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Q&A: Symcor’s Saba Shariff on Getting Open Banking in Canada Over the Line

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Symcor December 01, 2021
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In conversation with Open Banking Expo, Symcor’s Head of New Product Development and Corporate Strategy, Saba Shariff, provided insights on the key milestones that need to be accomplished in the next six months to move consumer-directed finance forward in Canada.

Q1. Explain what you do in less than 50 words. 

I lead Symcor’s New Product Development and Corporate Strategy teams. My team and I help set the strategic direction for the enterprise and collaborate with internal and external stakeholders to launch and commercialize our newest products and services.

Q2. Where does your company sit within the Open Banking ecosystem?

We’re a key service provider that enables secure data exchanges across a number of B2B organizations spanning financial services, telecoms, and utilities. In each of those interactions, there’s value in making the processes and engagements more effective and efficient through an organization like Symcor – a trusted service provider to some of Canada’s largest corporations for the last 25 years. Consider us a service provider to those that are originators of data and to those that are consuming the data.

Q3. Did the recent report from the Government’s advisory committee go far enough in your opinion? (please explain your answer)

In some regards, you could argue the report was ambitious in its scope as it attempted to build off of the lessons learned from other jurisdictions – whether that be in terms of the types of accounts considered, the scope of data envisioned out of the gate or around the discussions related to technical standards. I do believe there’s value in learning lessons from others and so I understand their reasoning.

However, I feel that we went into the discussion with a blueprint that was perhaps a little too ‘baked’, which tended to focus on whether the blueprint was right or wrong, versus starting with the root problem statement and building from there.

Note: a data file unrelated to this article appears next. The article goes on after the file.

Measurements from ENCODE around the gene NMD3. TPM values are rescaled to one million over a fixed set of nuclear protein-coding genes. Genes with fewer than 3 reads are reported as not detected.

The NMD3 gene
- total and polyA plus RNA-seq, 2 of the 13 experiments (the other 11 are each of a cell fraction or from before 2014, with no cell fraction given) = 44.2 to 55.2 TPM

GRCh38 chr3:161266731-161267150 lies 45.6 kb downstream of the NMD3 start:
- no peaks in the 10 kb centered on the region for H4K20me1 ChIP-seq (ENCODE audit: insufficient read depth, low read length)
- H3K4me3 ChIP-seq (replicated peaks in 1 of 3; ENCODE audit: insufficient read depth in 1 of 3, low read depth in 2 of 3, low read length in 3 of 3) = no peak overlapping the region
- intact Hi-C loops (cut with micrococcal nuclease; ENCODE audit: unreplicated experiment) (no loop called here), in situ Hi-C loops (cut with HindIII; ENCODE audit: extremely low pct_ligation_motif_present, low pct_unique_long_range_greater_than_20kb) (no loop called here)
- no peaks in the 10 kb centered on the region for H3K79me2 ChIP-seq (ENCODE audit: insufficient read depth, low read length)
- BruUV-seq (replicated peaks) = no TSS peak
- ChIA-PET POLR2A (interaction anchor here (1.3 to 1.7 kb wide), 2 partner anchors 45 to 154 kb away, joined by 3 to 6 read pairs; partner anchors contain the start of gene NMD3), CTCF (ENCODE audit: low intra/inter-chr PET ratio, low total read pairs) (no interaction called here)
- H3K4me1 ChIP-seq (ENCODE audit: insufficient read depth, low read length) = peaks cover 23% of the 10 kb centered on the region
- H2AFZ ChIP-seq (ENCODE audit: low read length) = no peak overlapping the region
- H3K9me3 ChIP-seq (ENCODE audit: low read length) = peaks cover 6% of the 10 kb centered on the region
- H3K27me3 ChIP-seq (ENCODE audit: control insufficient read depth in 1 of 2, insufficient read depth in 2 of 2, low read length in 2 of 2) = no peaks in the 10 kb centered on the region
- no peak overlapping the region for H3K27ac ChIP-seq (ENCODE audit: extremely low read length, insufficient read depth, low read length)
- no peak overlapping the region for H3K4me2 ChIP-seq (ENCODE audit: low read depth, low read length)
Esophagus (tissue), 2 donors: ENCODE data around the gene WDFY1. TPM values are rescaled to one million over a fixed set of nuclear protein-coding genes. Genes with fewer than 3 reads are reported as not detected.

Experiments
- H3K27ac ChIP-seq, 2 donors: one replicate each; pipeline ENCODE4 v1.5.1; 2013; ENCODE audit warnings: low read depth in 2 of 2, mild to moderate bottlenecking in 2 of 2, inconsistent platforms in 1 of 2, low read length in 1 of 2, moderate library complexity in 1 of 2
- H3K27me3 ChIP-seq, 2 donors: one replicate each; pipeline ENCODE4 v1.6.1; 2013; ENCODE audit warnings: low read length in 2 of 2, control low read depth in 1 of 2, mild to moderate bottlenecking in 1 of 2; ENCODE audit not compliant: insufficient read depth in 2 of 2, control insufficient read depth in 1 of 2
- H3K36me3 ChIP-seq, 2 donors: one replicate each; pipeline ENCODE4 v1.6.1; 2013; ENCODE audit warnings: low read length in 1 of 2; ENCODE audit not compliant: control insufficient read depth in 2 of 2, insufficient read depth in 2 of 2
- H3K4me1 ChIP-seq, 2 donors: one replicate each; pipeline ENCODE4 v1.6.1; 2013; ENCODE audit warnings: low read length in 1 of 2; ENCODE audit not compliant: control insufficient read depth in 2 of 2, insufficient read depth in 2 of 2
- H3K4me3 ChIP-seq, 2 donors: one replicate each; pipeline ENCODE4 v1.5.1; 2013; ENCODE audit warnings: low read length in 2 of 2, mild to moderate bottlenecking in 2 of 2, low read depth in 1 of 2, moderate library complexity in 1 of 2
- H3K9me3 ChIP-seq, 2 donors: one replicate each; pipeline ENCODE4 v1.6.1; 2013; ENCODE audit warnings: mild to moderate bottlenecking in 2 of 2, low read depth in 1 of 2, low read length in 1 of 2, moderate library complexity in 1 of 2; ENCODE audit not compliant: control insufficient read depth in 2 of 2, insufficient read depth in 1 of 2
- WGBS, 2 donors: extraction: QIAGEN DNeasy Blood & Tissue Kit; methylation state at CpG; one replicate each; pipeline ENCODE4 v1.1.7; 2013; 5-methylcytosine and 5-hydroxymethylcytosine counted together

That being said, it was clear from the consultations that there are points of agreement across various types of industry members, which was a real positive. It would have been great to land on an aligned path forward, and if we could have broken the ‘implementation’ down into small, tangible pieces, participants may have been more receptive.

Q4. What are the challenges to overcome before Canada can implement Open Banking (consumer-directed finance)?

One of those challenges would be around bringing clarity to data rights. I’m a proponent of focusing on solving for specific issues. I think there is value in starting with customer data rights, data protection and security obligations.

We also have unique jurisdictional requirements related to financial services and privacy that the report needed to consider, both federally and provincially.

Q5. In your opinion, is the 2023 Open Banking implementation deadline achievable? If so, what needs to happen in the next six months to reach this goal?

I’m a big believer in starting with small, purposeful wins to get traction, learn and evolve and build from there. For us to move consumer-directed finance forward in Canada, that’s the approach we’ll have to take. That means in the next six months, there needs to be alignment on the scope of data to be shared and basic agreements around liability, data security and protection. That may sound ambitious, but we’re not starting from scratch. Through consultations and ongoing industry dialogue, each of these topics have advanced since last year.

Q6. Are you able to talk to and share any recent or upcoming product launches from the Symcor business?

As I’ve mentioned, Symcor provides secure data exchanges across various industries. We’ve recently launched one within our fraud detection line of business that highlights the value that we bring to the B2B market.

This is a real-time API that supports the validation of account statuses and funds in order to reduce the likelihood of cheque deposit fraud and can lead to an improved customer experience. It’s an example of the benefits a utility can bring when there are multiple organizations involved and centralized capabilities can provide value across the ecosystem.

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